emerge --noreplace sys-kernel/gentoo-sources:5.8.3

Then remove gentoo-sources from world (file):
emerge --deselect gentoo-sources
emerge --depclean

After that you can install newer versions like above.


Last edited by DespLock on Mon Sep 07, 2020 10:04 am; edited 1 time in total
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NeddySeagoon
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PostPosted: Mon Sep 07, 2020 10:03 am    Post subject: Reply with quote

LIsLinuxIsSogood,

Once 5.9.x is out, there will be no more changes to 5.8.
Either track LTS or testing but don't stay on 5.8 now with the intent to track LTS 'one day'.
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Tony0945
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PostPosted: Mon Sep 07, 2020 3:48 pm    Post subject: Reply with quote

NeddySeagoon wrote:
LIsLinuxIsSogood,

Once 5.9.x is out, there will be no more changes to 5.8.
Either track LTS or testing but don't stay on 5.8 now with the intent to track LTS 'one day'.

A possible compromise? In package.accept_keywords put lines:
Code:

sys-kernel/gentoo-sources -~amd64
=sys-kernel/gentoo-sources-5.8.3  ~amd64

Would that work to enable anything in the stable branch and also the one unstable he has now?
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NeddySeagoon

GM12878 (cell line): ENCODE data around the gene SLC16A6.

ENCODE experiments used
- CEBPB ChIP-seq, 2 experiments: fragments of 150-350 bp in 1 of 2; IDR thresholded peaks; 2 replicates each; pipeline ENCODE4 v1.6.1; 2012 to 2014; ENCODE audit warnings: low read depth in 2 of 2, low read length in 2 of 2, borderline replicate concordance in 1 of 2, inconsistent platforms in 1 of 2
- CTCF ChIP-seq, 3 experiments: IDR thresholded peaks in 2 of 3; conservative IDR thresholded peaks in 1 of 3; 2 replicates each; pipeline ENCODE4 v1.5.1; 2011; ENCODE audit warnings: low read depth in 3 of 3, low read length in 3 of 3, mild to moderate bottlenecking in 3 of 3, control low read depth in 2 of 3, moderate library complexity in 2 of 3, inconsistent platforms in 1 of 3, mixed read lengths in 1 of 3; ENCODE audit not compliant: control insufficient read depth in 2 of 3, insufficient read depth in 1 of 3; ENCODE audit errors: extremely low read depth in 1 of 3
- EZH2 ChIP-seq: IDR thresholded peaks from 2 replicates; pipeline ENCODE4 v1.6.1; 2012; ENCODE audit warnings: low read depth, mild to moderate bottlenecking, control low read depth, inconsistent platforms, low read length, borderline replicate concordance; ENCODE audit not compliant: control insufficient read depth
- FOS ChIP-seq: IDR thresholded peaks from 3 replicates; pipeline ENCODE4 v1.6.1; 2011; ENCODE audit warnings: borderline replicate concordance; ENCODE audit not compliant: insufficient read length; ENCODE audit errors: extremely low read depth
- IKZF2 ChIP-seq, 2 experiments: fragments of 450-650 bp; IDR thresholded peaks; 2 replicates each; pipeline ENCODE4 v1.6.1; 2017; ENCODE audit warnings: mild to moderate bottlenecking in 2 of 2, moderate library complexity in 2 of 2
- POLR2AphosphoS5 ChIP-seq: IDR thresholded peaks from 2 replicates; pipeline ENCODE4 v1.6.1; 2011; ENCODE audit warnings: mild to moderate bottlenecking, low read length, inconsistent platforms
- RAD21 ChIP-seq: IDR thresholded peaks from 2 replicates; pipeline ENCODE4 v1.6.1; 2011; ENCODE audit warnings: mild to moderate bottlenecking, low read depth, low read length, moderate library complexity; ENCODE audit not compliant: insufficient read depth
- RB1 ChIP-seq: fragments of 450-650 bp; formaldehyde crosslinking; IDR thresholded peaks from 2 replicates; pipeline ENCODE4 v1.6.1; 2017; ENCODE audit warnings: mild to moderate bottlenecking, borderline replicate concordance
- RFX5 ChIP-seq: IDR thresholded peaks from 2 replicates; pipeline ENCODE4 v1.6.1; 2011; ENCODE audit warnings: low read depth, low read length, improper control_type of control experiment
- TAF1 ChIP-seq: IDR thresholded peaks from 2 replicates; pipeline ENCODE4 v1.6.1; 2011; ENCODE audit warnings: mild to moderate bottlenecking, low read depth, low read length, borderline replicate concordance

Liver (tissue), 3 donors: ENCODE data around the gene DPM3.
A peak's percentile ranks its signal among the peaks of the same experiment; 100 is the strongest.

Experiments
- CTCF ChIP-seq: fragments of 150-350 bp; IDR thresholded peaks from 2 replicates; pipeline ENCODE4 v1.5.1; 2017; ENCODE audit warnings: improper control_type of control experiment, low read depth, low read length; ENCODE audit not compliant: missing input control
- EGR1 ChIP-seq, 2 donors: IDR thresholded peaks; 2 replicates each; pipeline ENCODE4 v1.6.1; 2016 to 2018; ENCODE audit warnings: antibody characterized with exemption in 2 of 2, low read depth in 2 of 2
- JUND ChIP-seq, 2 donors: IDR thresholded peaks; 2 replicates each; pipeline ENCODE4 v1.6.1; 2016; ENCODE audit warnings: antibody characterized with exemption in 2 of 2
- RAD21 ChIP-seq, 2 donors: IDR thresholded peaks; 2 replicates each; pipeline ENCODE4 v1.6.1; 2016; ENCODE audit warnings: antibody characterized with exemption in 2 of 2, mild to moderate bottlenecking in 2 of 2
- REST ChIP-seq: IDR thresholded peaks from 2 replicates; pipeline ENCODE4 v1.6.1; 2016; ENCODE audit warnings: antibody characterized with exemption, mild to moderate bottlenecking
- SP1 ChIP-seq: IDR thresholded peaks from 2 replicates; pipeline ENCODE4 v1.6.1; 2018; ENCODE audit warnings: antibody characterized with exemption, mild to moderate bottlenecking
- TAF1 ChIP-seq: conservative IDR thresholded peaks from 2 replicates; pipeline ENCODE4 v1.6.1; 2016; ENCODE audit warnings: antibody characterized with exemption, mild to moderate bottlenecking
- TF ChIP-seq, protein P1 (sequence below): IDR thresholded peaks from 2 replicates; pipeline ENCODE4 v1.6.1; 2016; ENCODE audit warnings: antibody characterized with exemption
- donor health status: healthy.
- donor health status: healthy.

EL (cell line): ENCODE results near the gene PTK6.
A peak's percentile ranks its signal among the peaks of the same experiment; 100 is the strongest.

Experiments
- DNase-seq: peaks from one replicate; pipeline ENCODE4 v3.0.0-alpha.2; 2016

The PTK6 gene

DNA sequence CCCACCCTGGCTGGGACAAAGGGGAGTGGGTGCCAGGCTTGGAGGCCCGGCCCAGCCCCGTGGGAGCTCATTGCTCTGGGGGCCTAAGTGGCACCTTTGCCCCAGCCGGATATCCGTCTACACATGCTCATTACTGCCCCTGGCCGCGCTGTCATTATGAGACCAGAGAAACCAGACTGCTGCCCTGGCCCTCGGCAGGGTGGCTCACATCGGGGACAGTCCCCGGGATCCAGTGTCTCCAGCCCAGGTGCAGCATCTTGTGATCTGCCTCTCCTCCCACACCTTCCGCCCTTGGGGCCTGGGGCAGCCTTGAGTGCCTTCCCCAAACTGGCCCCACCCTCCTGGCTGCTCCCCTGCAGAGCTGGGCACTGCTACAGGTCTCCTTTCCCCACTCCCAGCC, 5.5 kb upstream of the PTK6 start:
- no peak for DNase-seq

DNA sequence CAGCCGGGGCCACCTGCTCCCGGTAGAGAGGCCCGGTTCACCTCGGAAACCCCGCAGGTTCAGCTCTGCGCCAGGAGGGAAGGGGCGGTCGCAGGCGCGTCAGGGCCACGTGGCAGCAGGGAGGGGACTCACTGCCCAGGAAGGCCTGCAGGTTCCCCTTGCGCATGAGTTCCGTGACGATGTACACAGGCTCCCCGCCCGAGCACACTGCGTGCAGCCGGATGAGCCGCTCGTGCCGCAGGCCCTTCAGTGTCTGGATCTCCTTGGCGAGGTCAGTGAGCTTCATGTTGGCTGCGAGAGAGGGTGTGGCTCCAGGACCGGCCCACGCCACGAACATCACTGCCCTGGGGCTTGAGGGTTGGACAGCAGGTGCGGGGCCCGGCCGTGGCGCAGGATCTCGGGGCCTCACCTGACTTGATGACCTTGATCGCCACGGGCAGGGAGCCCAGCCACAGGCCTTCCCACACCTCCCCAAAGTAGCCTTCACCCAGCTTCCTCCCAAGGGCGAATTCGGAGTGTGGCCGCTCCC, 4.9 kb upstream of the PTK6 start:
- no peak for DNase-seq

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PostPosted: Mon Sep 07, 2020 4:49 pm    Post subject: Reply with quote

Tony0945,

Yes. The problem is that LIsLinuxIsSogood will stay on gentoo-sources-5.8.3 long after its forgotten, until there is a newer LTS kernel.
gentoo-sources-5.8.3 is already forgotten. 5.8.7 is out.
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pietinger
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PostPosted: Mon Sep 07, 2020 5:11 pm    Post subject: Reply with quote

LIsLinuxIsSogood,

you want to avoid too many updates of your kernel. You can do this with a stable (today: 5.4.x) and an unstable kernel (today: 5.8.7), BUT ...

... dont believe a stable kernel has less updates than the unstable ones (think of 5.4.60 - in words: sixty). This is because every bug found in newer unstable kernels wil be BACKPORTED to the actual LTS-kernel. And for security reasons you should update your stable LTS-kernel ALSO when a new version is out ...

so, you dont win (or loose) something with your decission for a stable kernel.
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Tony0945
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PostPosted: Mon Sep 07, 2020 5:16 pm    Post subject: Reply with quote

pietinger,

What you win is avoiding the weekly build of a new kernel.